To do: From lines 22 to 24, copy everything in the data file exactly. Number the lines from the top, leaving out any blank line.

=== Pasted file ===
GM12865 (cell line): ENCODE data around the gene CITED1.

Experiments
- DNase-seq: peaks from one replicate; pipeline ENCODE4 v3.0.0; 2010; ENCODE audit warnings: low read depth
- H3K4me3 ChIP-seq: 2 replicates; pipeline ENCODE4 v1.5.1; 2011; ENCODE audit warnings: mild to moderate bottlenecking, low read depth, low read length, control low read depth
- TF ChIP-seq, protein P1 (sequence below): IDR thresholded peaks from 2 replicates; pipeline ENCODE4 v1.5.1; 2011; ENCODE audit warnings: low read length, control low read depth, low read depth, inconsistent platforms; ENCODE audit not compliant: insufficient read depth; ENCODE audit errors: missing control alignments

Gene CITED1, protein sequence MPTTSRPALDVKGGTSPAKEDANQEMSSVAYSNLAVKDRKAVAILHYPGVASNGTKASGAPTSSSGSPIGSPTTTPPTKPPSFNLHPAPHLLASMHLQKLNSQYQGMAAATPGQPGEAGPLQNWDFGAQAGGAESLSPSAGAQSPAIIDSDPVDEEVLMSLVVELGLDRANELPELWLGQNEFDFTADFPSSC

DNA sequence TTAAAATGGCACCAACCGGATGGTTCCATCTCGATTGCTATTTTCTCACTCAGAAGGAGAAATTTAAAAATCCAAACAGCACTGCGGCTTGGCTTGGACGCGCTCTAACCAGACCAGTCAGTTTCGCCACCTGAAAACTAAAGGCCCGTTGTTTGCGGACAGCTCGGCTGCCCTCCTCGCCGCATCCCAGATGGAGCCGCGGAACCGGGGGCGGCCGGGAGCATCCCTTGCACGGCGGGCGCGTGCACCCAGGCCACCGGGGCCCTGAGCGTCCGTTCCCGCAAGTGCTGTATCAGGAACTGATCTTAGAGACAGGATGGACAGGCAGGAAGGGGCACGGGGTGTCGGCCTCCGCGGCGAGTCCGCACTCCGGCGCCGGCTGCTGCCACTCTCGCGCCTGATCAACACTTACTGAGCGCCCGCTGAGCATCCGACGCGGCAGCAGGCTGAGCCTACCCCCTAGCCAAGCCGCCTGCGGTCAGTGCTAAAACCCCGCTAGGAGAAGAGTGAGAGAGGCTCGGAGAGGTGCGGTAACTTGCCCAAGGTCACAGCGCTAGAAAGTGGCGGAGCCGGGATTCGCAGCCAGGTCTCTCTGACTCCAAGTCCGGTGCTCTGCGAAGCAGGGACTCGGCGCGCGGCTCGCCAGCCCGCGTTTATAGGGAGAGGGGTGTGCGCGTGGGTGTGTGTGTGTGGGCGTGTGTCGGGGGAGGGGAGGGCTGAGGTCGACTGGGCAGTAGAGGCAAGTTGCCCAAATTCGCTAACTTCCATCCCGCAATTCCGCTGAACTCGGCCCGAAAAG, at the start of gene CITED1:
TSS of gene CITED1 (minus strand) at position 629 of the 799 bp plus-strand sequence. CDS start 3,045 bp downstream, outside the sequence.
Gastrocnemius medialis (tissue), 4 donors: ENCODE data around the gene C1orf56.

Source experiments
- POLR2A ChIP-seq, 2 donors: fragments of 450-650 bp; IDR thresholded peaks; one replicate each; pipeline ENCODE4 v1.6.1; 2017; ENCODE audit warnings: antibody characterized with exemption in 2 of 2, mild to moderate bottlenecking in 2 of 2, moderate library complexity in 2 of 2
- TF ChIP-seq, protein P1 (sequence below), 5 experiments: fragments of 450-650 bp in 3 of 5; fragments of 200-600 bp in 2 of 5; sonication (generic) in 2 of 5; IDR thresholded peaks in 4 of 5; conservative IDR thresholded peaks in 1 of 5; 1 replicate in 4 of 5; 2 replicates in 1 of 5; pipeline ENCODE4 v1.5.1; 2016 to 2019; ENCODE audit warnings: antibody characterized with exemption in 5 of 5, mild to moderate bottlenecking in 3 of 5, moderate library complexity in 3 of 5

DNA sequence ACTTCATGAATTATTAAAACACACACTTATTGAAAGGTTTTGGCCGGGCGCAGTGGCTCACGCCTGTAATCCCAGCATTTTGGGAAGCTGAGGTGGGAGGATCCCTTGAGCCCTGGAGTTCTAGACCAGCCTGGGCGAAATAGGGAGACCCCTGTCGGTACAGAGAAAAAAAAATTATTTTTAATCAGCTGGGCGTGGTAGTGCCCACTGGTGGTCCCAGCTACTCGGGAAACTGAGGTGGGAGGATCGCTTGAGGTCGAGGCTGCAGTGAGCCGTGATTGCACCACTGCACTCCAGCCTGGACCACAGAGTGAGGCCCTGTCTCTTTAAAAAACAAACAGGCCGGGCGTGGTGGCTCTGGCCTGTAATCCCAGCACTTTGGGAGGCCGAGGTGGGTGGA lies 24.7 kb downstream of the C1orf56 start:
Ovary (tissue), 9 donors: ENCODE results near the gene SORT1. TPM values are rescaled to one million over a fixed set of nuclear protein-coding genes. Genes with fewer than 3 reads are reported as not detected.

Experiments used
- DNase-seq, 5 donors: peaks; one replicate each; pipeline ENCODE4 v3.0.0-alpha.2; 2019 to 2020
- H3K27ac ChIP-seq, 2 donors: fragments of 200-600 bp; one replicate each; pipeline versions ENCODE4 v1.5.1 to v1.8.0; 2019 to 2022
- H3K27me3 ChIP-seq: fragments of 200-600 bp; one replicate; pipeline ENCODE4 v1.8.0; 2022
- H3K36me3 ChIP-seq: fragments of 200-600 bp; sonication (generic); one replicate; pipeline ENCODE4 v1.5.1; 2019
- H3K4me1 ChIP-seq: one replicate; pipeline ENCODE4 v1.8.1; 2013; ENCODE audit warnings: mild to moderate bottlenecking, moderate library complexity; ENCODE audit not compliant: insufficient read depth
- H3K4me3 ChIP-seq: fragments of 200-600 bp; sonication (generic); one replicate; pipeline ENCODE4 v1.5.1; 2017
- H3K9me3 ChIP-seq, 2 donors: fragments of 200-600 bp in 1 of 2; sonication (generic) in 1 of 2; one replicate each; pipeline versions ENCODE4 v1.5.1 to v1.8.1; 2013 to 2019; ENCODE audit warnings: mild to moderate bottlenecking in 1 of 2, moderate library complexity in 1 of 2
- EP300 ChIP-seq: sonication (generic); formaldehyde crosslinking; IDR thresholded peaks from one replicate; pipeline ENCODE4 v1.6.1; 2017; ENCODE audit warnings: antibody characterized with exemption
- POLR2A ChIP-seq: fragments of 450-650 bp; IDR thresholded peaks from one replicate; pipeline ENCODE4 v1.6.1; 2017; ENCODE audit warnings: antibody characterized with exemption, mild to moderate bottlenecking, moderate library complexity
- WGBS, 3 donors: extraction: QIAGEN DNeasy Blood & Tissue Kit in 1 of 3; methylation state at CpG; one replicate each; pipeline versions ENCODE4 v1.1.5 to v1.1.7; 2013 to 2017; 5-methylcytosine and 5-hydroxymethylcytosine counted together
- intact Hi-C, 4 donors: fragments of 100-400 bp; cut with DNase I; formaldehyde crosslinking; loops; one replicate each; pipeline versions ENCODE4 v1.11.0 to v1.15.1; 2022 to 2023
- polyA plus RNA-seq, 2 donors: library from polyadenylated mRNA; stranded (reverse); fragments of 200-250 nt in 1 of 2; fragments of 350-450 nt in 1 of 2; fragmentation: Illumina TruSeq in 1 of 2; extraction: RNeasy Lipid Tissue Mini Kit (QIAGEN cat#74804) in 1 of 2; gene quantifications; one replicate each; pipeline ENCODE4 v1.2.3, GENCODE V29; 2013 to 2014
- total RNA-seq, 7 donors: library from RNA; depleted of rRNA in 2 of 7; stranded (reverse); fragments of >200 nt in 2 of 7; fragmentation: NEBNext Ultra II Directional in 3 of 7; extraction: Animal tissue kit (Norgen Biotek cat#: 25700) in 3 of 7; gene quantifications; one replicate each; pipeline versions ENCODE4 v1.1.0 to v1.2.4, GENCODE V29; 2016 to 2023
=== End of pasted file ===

- H3K9me3 ChIP-seq, 2 donors: fragments of 200-600 bp in 1 of 2; sonication (generic) in 1 of 2; one replicate each; pipeline versions ENCODE4 v1.5.1 to v1.8.1; 2013 to 2019; ENCODE audit warnings: mild to moderate bottlenecking in 1 of 2, moderate library complexity in 1 of 2
- EP300 ChIP-seq: sonication (generic); formaldehyde crosslinking; IDR thresholded peaks from one replicate; pipeline ENCODE4 v1.6.1; 2017; ENCODE audit warnings: antibody characterized with exemption
- POLR2A ChIP-seq: fragments of 450-650 bp; IDR thresholded peaks from one replicate; pipeline ENCODE4 v1.6.1; 2017; ENCODE audit warnings: antibody characterized with exemption, mild to moderate bottlenecking, moderate library complexity